BJ.1 is a subline of the existing and widely used BA.2 line. However, he has 14 additional mutations. “What is immediately clear is that many of the new mutations condense into the receptor-binding domain and the NTD antibody-binding ‘supersite’,” explains Elling.
This could mean that the virus can enter cells more easily, or at least act more aggressively. It remains to be seen whether BJ.1 is indeed a new sub-line, as the name suggests. Initially, it was named BA.2.10.1 by the discoverers. One of the researchers involved in the scientific discussion about the significance of the mutation, the Swiss researcher Cornelius Romer, then decided on a new name. However, the WHO has not yet used the term.
“Immune escape is very likely”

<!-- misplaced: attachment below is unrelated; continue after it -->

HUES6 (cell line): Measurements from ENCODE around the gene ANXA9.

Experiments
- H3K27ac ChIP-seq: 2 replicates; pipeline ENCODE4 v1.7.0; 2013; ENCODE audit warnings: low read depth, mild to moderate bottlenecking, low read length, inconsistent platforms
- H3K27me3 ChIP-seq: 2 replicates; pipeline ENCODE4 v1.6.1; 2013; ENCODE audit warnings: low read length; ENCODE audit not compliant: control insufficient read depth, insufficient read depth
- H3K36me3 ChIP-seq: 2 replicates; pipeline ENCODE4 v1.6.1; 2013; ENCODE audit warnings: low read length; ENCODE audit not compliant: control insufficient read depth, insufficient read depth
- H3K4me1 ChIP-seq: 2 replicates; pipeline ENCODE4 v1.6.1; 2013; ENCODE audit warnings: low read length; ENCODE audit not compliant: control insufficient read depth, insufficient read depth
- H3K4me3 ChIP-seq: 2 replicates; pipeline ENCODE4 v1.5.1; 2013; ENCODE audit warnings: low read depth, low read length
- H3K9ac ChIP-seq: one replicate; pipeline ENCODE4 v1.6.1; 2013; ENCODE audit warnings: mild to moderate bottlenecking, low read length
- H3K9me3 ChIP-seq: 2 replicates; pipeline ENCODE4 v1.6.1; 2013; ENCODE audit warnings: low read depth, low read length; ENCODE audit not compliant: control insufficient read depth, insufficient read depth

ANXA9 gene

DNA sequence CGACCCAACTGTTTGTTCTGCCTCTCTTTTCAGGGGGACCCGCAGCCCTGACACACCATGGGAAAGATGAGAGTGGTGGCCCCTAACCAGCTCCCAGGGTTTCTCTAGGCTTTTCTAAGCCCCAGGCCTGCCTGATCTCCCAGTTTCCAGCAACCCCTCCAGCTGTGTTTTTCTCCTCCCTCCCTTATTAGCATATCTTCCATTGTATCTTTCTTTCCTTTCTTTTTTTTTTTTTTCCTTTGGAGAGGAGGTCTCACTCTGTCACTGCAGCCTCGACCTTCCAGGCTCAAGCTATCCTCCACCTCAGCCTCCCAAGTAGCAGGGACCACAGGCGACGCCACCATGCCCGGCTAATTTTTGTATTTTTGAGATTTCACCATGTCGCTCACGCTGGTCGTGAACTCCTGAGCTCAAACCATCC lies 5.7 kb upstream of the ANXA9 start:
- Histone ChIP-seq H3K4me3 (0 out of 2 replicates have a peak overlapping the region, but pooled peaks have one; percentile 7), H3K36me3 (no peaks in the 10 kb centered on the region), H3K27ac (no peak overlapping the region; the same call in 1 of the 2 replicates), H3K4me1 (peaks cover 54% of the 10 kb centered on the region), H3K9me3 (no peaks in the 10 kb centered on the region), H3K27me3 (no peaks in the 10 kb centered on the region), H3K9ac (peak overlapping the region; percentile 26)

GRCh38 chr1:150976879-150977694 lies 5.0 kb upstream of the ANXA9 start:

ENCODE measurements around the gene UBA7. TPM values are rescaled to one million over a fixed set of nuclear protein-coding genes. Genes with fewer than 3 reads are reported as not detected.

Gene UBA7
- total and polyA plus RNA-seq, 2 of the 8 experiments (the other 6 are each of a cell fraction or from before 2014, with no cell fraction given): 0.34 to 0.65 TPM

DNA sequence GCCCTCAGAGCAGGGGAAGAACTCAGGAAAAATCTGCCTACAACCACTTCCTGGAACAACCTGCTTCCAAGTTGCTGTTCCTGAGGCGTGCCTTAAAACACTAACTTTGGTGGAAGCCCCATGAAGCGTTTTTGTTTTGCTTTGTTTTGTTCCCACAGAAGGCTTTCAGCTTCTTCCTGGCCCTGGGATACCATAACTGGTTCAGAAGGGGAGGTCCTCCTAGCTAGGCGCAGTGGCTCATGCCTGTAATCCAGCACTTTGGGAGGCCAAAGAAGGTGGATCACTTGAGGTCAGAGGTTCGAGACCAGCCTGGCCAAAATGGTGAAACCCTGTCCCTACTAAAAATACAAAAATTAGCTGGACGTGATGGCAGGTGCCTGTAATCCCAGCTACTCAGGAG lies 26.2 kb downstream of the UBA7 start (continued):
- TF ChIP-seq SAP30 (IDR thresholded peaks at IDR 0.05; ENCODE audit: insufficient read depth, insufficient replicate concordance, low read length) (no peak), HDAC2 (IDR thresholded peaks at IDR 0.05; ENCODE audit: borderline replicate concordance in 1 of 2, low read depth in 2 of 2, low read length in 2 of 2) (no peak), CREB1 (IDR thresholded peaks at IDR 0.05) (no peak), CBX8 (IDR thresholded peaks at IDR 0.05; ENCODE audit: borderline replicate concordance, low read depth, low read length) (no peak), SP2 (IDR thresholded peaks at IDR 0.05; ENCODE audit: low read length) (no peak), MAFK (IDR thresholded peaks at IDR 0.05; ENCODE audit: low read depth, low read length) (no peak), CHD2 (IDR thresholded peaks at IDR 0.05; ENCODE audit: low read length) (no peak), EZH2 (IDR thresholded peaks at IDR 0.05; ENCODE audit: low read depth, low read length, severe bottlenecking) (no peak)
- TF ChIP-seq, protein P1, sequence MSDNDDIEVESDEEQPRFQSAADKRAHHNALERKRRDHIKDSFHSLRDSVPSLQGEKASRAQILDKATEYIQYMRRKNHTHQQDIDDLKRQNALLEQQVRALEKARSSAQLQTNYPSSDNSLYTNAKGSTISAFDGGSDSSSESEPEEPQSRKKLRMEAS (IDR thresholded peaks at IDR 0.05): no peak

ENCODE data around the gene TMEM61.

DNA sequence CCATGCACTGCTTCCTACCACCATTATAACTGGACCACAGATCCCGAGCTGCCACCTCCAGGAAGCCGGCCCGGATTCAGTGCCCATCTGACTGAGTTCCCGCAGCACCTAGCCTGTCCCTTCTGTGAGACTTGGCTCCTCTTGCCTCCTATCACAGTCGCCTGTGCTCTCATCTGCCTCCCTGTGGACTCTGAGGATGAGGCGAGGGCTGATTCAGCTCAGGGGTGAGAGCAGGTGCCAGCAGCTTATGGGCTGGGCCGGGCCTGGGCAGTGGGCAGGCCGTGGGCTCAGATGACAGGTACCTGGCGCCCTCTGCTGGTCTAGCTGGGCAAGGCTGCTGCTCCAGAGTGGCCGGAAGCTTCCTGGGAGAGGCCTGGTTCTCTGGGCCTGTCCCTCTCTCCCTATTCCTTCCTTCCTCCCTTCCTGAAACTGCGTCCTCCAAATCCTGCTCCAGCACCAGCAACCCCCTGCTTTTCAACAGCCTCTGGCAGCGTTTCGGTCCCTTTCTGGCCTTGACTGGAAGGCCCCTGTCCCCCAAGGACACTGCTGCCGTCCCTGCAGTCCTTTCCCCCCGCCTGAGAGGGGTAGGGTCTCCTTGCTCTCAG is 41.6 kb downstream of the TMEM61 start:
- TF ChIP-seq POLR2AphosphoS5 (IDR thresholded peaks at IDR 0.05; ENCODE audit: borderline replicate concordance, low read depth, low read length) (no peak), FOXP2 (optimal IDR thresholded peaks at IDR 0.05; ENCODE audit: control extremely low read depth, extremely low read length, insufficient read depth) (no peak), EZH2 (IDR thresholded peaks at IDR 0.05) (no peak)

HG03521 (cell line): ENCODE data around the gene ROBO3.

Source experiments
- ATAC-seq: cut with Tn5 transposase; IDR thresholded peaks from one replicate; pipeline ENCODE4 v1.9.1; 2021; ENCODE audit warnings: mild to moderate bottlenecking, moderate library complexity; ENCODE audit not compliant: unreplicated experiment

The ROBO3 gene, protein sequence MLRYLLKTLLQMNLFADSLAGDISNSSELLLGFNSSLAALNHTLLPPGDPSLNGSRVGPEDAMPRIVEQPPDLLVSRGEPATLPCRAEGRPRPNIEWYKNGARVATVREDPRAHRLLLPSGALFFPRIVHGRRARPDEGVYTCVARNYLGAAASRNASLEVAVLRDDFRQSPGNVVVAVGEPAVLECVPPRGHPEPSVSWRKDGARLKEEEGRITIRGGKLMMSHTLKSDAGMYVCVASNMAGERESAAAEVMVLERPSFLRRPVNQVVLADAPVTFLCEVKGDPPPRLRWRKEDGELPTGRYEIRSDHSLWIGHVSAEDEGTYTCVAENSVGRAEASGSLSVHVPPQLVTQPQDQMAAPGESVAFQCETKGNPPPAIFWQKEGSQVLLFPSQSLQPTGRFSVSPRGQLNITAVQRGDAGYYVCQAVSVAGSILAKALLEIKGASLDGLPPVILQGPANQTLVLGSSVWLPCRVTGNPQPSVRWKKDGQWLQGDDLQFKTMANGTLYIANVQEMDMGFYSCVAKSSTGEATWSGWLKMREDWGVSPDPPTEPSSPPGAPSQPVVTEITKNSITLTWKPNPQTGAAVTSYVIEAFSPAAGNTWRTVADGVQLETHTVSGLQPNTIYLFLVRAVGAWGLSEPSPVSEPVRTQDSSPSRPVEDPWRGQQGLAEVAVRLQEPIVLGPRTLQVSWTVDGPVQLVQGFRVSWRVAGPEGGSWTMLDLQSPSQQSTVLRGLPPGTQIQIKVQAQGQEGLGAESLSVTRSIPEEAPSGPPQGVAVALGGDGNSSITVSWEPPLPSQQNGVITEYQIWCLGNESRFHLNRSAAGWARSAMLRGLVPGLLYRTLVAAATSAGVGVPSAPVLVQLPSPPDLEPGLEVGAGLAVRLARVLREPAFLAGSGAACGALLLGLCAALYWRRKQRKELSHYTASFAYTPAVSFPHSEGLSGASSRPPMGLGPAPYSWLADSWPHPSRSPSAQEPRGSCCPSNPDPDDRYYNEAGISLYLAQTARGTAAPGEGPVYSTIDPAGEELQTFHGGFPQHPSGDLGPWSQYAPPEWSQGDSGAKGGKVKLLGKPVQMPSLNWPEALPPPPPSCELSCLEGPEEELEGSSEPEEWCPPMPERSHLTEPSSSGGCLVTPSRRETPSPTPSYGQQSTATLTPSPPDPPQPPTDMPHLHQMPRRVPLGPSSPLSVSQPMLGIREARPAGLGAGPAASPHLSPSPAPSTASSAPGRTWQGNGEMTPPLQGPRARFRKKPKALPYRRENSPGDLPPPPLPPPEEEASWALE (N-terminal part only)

According to the scientist, this mutation package makes it very likely to evade another important immunity. Immune escape means that the viral genome has changed in such a way that it is able to escape antibodies from people who have been vaccinated and those who have recovered.
“One can only hope that there will be a significant cost to the virus in terms of infectivity.” This means that while it has the equipment to attack cells better, it is less able to defend itself – and cannot currently compete with the major sublines. Elling called for continued monitoring of the new subline and ongoing sequencing of the samples.
In its current weekly report last Thursday, the Robert Koch Institute only identifies subvariant BA2.75 as a newline. “In India, but in many other regions around the world, the prevalence of the BA.2 subline BA.2.75 was observed,” it says there. In Germany, 33 sequences were identified in random samples.
RKI writes, “This type of mutation profile indicates clear immune escape properties. The evolutionary advantage of BA.2.75 in a BA.4/Ba.5-dominated event in Germany is currently not identifiable.” Further comments will reveal to what extent this also applies to the new BJ.1 subline.
Reader. Organizer. General creator. Zombie fanatic. Alcohol advocate. Food junkie. Bacon ninja.